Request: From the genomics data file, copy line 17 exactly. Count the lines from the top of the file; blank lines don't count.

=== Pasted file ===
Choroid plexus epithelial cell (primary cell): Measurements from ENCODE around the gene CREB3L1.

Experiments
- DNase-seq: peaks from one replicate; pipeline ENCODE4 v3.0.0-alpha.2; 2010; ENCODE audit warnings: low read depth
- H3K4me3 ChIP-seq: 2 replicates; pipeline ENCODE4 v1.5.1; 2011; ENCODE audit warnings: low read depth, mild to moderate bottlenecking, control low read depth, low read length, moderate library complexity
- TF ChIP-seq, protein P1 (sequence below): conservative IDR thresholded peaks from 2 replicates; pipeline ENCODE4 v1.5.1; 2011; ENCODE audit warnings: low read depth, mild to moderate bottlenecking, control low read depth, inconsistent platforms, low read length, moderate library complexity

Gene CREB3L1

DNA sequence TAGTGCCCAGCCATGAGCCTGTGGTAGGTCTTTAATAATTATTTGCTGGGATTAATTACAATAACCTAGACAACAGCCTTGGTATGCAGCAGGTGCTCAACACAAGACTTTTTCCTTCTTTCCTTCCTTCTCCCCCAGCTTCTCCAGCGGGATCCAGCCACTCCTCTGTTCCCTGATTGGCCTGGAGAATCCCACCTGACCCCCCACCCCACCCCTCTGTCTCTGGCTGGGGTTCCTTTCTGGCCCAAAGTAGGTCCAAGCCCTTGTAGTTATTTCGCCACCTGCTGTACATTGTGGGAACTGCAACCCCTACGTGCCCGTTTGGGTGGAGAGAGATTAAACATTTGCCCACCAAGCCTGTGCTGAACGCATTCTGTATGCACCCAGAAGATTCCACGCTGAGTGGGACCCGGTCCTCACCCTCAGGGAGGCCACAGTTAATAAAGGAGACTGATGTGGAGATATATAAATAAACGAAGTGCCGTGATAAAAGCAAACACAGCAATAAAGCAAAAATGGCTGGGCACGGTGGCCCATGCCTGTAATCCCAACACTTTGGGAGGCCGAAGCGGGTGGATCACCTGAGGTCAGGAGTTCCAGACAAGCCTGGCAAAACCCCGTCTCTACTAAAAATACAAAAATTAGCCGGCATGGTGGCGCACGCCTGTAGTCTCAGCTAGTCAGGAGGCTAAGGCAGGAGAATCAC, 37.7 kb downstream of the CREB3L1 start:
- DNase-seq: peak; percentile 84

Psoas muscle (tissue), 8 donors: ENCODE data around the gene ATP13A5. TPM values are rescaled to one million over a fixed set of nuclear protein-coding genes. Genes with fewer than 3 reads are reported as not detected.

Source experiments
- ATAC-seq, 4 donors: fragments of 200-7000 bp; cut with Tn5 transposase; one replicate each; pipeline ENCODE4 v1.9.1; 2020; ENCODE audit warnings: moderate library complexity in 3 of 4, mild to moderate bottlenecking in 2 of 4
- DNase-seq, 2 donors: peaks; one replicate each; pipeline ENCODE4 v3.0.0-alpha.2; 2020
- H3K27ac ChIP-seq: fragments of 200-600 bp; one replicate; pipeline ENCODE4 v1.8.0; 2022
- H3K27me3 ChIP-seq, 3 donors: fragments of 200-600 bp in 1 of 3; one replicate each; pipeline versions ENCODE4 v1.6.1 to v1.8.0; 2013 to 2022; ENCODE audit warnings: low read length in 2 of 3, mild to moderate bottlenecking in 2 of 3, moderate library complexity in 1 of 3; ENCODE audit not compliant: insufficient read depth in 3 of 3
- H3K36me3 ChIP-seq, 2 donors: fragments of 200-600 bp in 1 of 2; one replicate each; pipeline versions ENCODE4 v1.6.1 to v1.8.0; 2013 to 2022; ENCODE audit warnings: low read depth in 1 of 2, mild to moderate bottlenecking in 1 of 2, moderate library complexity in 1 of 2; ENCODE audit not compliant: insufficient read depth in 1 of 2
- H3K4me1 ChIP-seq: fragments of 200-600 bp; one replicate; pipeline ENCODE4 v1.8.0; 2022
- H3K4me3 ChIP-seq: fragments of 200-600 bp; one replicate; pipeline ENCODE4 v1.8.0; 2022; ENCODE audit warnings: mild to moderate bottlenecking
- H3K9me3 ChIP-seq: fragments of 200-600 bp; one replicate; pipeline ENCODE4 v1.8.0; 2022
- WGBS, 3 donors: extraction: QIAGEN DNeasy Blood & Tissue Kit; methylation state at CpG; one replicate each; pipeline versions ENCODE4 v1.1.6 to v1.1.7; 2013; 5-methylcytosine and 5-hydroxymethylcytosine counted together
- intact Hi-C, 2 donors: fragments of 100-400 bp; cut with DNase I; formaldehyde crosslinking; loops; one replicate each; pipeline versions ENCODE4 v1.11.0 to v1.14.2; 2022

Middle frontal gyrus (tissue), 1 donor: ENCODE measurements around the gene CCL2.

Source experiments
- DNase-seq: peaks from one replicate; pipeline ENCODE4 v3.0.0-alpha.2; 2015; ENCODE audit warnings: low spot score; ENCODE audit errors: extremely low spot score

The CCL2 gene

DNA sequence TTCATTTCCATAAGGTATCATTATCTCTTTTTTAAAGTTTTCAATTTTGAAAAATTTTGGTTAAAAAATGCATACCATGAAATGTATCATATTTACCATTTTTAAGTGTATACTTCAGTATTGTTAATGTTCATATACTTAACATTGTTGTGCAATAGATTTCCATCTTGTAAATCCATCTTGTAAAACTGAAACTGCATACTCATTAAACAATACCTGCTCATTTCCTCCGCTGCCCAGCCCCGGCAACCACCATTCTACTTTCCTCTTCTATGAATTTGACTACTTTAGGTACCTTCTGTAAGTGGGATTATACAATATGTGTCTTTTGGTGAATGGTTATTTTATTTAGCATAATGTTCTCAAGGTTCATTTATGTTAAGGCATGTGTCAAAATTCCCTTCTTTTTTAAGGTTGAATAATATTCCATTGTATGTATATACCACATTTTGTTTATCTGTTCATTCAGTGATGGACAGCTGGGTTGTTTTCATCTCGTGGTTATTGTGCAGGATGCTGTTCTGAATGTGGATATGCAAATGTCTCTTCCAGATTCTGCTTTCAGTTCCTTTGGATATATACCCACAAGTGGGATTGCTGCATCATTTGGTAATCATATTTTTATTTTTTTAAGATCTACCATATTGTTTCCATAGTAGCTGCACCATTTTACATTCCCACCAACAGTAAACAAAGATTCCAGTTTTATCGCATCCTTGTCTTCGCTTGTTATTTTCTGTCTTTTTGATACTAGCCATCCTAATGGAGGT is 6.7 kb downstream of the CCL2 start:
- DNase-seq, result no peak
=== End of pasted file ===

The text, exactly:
- H3K4me3 ChIP-seq: fragments of 200-600 bp; one replicate; pipeline ENCODE4 v1.8.0; 2022; ENCODE audit warnings: mild to moderate bottlenecking